A123's Lithium Ion Batteries

If the Tesla Roadster is being powered with 6,831 laptop batteries, the Chevy “Volt” may end up running on Black & Decker power tool batteries. That’s not quite accurate, but in both cases, a lithium ion battery with a proven track record in other consumer applications is finding its way into the next generation of electric cars.

Ed Bednarcik
Ed Benarcik
VP Pack & Systems Business
A123 Systems

Only a couple of months ago, on January 5th, 2007, two days before General Motor’s historic announcement that they intend to produce a series hybrid (or “E-Flex”) electric car, GM announced their choices for suppliers for the advanced battery systems these cars would use. One of their choices was A123 Systems, who had already cornered the market in powertool batteries. For three years now A123 has been supplying market-leader Black & Decker with 36 volt, 3000 watt lithium ion batteries that provide more power than you can get from a standard wall socket.

When I asked Ed Bednarcik, A123′s general manager of battery systems, about the company’s current products, he provided an interesting example of just how much energy is packed into these new lithium ion batteries. “Black & Decker’s old batteries had been designed to act as a counterweight to the motor on most of their power tools, but when we built our batteries, even at much greater capacity than the ones they had been using, they had to redesign the tools because our batteries didn’t weigh enough.”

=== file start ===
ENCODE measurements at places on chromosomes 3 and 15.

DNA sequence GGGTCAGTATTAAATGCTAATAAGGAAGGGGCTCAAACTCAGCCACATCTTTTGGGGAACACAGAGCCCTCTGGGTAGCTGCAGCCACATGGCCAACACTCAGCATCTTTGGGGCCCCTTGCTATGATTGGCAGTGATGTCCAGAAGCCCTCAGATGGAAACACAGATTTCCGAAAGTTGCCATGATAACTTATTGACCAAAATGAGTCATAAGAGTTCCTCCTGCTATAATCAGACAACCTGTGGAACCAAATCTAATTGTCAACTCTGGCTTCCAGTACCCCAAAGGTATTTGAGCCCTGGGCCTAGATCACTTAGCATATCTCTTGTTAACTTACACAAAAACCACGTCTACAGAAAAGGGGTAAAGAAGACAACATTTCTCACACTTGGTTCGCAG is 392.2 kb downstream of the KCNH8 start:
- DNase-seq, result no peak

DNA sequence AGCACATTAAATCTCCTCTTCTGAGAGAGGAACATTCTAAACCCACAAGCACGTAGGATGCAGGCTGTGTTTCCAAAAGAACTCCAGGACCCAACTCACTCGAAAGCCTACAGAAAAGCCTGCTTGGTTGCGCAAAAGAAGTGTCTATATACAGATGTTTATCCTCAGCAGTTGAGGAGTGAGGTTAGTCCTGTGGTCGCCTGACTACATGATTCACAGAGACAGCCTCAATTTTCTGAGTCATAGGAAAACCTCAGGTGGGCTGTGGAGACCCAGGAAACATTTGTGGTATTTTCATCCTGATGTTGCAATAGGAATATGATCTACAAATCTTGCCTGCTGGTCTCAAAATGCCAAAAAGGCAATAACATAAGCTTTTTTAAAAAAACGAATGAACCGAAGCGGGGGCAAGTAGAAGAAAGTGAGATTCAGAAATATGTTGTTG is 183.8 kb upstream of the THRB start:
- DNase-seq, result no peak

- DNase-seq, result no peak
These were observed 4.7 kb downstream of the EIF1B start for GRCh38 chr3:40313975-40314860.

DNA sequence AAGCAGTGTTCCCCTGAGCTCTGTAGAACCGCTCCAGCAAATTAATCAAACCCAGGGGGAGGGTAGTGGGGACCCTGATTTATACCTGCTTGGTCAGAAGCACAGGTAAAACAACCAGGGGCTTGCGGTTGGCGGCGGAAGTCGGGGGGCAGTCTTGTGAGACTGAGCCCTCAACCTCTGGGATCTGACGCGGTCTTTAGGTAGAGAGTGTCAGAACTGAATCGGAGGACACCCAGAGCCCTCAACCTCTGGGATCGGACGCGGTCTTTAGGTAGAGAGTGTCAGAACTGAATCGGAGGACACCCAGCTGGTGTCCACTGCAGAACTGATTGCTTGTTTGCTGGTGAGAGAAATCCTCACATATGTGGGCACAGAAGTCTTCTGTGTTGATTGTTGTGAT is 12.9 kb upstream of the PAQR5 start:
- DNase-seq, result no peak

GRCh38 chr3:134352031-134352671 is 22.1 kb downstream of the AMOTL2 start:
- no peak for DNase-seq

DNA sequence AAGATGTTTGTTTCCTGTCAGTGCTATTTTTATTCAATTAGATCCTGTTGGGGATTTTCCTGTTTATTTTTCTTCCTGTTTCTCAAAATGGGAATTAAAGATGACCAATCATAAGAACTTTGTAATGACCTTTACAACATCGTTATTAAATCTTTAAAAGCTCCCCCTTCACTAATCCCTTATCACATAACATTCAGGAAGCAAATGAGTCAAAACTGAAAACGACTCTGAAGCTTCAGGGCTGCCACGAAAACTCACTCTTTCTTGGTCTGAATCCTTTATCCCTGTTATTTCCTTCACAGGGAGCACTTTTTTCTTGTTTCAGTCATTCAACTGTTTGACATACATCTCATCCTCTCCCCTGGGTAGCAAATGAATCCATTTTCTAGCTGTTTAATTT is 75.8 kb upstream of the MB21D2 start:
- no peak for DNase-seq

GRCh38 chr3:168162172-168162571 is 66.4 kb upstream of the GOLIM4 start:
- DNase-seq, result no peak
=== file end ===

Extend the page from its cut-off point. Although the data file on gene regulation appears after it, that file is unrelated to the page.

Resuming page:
Underweight battery-packs isn’t likely to become a problem in battery-powered automobiles, no matter how advanced these batteries get. But the new lithium ion batteries being developed by A123 Systems hold over triple the energy per unit of weight than lead acid batteries, and nearly double the energy per weight of the newer nickel metal hydride batteries. With this leap forward, a battery powered car, or a car that can run exclusively on batteries for most of its duty cycles before relying on a conventional gasoline or diesel engine, is finally possible.

Lithium ion batteries also hold great promise because they are now being designed – unlike many of the older laptop versions – so they won’t overheat, won’t release toxic gas or fluids in a crash, are heat and cold tolerant, and can last up to 100,000 cycles of charge and discharge. Also very important, lithium ion batteries are able to discharge at a wide range of rates, allowing the battery to provide surge power for acceleration as well as a sustained discharge at lower levels for normal driving. Lithium ion batteries, once manufacturing is scaled up, also will cost significantly less than the nickel metal hydride batteries in use on hybrids today.

“Today there are many lithium ion chemistries,” said Bednarcik, “eventually the industry will downselect to a few core materials.” In the meantime, competing with A123 to supply the automotive industry are Johnson Controls, Altair Nanotechnologies, Valence Technologies, Sanyo, Sony, Hitachi, and many others.

Whether or not the auto industry selects A123′s specific chemistry as these pioneering lithium ion batteries eventually become a commodity is anybody’s guess, but with a well-established market already established in power tools and the recent partnership with General Motors, they are certainly in the running.

A123 Systems currently has revenue of about $35 million per year, mostly through sales of lithium ion batteries for power tools, and they expect to be profitable in the second half of 2007. They are privately held, based in Watertown, Massachusetts, and they have 250 employees in the US, China, Taiwan and South Korea. They have raised just over $102 million in investment funding to-date.